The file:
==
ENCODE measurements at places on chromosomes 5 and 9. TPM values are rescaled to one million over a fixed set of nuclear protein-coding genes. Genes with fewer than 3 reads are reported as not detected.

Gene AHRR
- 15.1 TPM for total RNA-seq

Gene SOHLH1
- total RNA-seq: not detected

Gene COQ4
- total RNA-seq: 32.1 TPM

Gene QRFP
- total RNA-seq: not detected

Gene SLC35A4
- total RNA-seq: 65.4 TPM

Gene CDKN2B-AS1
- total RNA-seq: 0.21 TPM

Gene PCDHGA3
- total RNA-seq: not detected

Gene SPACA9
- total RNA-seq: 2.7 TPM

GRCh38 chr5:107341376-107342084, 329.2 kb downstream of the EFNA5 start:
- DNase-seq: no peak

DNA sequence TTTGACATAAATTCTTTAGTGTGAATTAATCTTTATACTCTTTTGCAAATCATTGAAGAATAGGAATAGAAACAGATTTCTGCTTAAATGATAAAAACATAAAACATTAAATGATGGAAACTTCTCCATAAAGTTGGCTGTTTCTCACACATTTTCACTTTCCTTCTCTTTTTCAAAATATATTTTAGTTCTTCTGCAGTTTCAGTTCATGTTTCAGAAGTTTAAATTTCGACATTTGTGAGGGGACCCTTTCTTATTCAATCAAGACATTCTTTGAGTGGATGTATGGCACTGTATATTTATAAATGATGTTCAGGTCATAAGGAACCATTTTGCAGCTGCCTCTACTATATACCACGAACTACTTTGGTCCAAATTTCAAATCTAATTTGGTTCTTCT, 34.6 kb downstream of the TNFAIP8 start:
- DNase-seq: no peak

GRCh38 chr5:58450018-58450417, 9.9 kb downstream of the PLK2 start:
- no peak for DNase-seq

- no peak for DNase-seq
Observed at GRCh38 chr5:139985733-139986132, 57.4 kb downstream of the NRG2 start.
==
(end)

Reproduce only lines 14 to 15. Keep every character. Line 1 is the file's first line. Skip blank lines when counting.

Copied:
Gene PCDHGA3
- total RNA-seq: not detected